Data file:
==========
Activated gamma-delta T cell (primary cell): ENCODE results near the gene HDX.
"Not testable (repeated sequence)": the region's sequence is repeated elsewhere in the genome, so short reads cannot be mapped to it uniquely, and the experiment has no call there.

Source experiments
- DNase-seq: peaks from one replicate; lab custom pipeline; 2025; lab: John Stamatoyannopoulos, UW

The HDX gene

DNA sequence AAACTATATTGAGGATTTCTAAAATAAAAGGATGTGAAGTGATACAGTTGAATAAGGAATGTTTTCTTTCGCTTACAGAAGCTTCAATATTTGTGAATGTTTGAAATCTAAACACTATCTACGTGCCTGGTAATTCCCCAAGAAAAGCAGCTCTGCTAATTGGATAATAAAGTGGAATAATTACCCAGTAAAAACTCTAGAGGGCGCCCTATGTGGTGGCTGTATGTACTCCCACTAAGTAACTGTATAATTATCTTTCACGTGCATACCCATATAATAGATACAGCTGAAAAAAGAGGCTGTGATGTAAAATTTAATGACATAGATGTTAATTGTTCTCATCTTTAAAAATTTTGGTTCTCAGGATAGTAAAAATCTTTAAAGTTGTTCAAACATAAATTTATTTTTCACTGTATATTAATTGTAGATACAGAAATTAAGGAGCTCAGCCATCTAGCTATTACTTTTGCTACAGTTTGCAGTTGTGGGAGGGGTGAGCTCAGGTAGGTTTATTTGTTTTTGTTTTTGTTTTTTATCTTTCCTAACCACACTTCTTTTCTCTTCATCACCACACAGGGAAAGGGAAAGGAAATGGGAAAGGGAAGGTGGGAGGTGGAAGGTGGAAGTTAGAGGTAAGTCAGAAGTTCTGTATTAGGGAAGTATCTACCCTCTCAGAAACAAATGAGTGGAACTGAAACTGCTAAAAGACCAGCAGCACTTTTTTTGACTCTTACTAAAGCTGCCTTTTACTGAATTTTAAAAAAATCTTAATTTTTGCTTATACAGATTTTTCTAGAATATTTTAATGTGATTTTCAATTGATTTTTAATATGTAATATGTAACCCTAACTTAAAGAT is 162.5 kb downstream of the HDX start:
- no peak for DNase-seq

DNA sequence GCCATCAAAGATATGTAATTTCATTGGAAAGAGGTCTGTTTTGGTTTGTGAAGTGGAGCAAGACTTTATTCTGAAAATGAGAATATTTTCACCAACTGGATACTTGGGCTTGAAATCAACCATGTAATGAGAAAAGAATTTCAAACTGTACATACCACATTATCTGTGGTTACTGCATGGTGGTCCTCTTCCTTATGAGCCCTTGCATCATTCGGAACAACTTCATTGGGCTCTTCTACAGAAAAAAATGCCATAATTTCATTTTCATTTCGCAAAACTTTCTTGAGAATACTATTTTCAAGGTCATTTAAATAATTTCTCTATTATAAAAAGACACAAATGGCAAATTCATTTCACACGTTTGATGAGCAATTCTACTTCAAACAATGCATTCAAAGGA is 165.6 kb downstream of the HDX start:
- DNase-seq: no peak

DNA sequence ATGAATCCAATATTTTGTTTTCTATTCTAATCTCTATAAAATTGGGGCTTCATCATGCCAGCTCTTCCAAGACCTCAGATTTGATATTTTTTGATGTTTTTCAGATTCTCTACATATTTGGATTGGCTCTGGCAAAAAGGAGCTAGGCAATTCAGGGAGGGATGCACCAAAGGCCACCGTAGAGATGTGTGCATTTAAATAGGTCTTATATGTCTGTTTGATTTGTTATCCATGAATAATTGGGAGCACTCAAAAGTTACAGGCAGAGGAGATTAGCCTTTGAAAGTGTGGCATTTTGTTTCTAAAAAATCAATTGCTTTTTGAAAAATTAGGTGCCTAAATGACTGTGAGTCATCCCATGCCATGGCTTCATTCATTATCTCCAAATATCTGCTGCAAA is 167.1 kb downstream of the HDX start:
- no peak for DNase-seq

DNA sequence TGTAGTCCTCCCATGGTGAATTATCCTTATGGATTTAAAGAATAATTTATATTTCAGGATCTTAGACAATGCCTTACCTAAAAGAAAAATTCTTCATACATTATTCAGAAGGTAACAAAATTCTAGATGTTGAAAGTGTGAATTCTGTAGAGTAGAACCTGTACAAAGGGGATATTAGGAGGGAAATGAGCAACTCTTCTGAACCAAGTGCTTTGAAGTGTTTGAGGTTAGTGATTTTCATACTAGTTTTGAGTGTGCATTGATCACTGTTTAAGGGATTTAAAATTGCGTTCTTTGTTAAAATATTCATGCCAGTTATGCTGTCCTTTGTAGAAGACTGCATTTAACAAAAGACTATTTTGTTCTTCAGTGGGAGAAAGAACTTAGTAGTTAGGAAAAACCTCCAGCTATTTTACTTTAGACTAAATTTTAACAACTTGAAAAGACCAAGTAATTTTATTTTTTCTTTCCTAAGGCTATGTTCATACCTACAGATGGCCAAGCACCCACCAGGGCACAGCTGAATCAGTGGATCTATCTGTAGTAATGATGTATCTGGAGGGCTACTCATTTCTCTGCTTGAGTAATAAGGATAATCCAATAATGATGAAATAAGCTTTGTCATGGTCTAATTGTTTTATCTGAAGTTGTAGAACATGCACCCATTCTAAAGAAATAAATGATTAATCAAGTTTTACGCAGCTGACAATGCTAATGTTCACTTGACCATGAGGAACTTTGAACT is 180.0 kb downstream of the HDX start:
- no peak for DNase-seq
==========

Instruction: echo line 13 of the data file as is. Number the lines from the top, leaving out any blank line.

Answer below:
- no peak for DNase-seq